In China, Treasury's Lew Discusses Cybersecurity, Yuan
STEVE INSKEEP, HOST:
As President Obama travels in the Middle East, his treasury, Jack Lew, just finished a visit to China. He was talking economic issues and other aspects of one of the world's most vital relationships - maybe the most vital relationship.
To talk more about that, we spoke with Richard McGregor. He's Washington bureau chief for The Financial Times and reported from China for many years.
Secretary Lew traveled to China after a period of time in which one news story after another reinforces the U.S. mistrust of China - stories about Internet theft, of secrets and information, stories about what the U.S. calls currency manipulation. China would use a different word for it. How much has that been discussed?
RICHARD MCGREGOR: Well, I think the relationship is just saddled with mistrust, and I think the alleged cyber attacks, sponsored by the Chinese State, are a perfect example of that. But this is not just, you know, cyber attacks on the Pentagon or a U.S. government entities. What the U.S. says it's really concerned about are cyber attacks on U.S. - in other words, stealing commercially sensitive information and then giving it back to Chinese companies to compete against the U.S. And I think that was the big issue that Mr. Lew raised in all of his meetings.
INSKEEP: And is this something that the Chinese care to listen to?
MCGREGOR: I don't think so. I mean they would say, on one level, everybody does it - and that's true. But the distinguishing feature - according to the U.S. - is the attacks on commercial interests, which the U.S. says it does not do.
INSKEEP: The U.S. says it does not do that.
MCGREGOR: No. The U.S. says it doesn't use state interests to steal commercial secrets from foreign companies and then feed it back into that U.S. economy to its competitive advantage. But that's the accusation against China.
INSKEEP: So the United States is seriously concerned about cyber attacks. The United States has also expressed concern in the past - I don't know how many treasury secretaries have done it - over the value of Chinese currency and whether that is giving China unfair trade advantage.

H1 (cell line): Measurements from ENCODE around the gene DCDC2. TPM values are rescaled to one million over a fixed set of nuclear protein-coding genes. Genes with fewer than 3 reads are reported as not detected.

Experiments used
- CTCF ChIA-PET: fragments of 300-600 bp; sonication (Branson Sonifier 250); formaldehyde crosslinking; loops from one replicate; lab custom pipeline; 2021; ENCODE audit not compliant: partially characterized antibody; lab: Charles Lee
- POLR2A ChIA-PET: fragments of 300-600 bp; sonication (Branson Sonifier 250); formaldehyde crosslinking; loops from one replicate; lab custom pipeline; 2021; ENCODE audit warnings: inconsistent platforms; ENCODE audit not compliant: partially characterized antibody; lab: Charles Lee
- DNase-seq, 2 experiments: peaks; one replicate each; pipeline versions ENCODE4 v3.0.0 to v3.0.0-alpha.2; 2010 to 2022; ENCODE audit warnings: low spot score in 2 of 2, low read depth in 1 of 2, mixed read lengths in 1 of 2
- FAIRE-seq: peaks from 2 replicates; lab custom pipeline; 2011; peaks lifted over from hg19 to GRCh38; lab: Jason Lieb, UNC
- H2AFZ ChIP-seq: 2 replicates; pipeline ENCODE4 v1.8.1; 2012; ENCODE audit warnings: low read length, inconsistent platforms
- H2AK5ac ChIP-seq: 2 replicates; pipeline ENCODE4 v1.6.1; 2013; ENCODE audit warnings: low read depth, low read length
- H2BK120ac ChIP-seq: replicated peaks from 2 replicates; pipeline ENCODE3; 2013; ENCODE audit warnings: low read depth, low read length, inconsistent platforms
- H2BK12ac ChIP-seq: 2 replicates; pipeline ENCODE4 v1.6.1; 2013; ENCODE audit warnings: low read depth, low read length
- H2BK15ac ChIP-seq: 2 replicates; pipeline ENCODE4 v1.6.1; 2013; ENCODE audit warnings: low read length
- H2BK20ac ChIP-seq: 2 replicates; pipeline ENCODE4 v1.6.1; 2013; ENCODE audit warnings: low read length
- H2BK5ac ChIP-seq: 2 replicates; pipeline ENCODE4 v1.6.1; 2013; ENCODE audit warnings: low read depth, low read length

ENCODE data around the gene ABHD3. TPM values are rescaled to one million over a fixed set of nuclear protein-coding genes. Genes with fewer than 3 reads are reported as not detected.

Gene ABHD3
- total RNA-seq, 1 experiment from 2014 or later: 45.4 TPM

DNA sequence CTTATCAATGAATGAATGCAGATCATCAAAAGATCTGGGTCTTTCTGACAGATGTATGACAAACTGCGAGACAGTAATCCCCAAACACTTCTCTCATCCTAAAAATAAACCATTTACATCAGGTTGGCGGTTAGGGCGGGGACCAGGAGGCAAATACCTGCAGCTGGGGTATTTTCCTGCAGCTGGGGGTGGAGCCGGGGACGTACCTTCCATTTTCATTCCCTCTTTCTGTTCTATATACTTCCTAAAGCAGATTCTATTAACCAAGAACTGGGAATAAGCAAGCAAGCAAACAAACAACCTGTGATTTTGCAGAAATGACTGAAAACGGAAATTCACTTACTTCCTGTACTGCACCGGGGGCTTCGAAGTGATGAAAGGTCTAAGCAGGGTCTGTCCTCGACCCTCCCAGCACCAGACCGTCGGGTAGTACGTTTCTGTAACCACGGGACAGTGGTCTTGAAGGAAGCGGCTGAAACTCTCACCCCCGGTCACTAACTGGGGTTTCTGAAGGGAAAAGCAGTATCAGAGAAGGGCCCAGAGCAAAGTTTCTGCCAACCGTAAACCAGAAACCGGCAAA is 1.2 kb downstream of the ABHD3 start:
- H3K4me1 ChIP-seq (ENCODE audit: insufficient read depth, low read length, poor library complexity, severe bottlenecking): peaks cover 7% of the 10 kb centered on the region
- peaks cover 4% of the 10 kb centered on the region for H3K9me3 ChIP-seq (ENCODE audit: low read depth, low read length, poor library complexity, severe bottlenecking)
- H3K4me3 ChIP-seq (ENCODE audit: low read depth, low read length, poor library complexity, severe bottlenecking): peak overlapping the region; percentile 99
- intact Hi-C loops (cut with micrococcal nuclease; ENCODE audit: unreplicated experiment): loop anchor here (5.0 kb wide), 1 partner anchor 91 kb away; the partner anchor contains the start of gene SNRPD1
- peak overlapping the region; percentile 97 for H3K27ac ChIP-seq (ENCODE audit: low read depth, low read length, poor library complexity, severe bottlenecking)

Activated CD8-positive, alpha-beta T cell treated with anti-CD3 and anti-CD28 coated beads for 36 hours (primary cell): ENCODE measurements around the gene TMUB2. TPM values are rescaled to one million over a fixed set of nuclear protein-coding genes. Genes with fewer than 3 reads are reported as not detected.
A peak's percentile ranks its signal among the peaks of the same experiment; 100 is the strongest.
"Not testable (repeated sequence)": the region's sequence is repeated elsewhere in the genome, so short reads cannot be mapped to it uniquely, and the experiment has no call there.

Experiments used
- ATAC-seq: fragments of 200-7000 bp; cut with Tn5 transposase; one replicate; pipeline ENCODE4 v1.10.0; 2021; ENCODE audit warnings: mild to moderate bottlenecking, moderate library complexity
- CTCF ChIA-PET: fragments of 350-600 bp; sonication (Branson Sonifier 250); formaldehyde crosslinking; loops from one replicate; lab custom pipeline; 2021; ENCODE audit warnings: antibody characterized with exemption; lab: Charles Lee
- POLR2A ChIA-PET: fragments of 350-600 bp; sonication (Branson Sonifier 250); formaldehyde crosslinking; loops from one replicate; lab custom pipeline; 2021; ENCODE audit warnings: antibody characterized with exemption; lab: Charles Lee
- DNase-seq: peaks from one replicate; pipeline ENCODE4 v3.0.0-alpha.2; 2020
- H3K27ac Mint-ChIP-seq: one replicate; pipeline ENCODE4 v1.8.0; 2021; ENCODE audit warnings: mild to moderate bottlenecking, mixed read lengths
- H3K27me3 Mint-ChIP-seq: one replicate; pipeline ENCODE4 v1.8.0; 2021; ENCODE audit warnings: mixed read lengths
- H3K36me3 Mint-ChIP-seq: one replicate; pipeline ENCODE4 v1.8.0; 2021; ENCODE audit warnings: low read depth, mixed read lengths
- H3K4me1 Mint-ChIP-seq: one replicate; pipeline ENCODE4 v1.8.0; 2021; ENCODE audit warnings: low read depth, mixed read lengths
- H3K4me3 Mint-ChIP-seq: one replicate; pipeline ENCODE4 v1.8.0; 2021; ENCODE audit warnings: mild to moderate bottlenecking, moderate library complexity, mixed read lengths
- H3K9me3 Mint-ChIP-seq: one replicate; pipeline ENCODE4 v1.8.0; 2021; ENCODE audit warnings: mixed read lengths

MCGREGOR: Well, Mr. Lew, I think, raised that in all of his meetings but, you know, let's be frank about this, this is not as important issue as it once was and I would think it never should have been the front-burner issue. The idea that you would simply change the value of a currency and the trade surplus would disappear is not true and was never true. But on top of that, the Chinese currency has appreciated by about 30 percent over the last eight years, against the dollar.
INSKEEP: Let's just remind people the concern was that the Chinese currency was too cheap, which made Chinese products incredibly cheap in the U.S. and made U.S. products more expensive in China. That was the concern.
MCGREGOR: Yes, it was a certainly reasonable complaint, but it's changed. And I think this has never been as big an issue for the administrations as it has been for Congress.
INSKEEP: What do you mean?
MCGREGOR: Well, I think the administration has a much broader set of issues to deal with, with China, you know, North Korea, Iran, anywhere you look in the world where the U.S. has strategic interests, then it needs Chinese support at the United Nations. They would not want hobble the entire relationship just on the value of the currency.
INSKEEP: Are these two countries, then, on some level, essentially, have agreed on the same set of rules and understand each other?
MCGREGOR: No, they haven't, and I think that's the entire problem. It's the problem of a rising power like China coming up against a very settled superpower like the U.S. In the long term, the two nations are on a collision course because they have not agreed on rules of the road on all manner of issues. On cyber, for one; on how you manage both naval and commercial shipping in the South China Sea. There's all sorts of things that China is rubbing up against the U.S. They have a fantastic level of dialogue, but it's all about issues about a year ahead. They're managing their relationship. You know, they don't have a long-term statistic partnership at all.
INSKEEP: Richard McGregor of The Financial Times, thanks for coming by.
MCGREGOR: Thank you.
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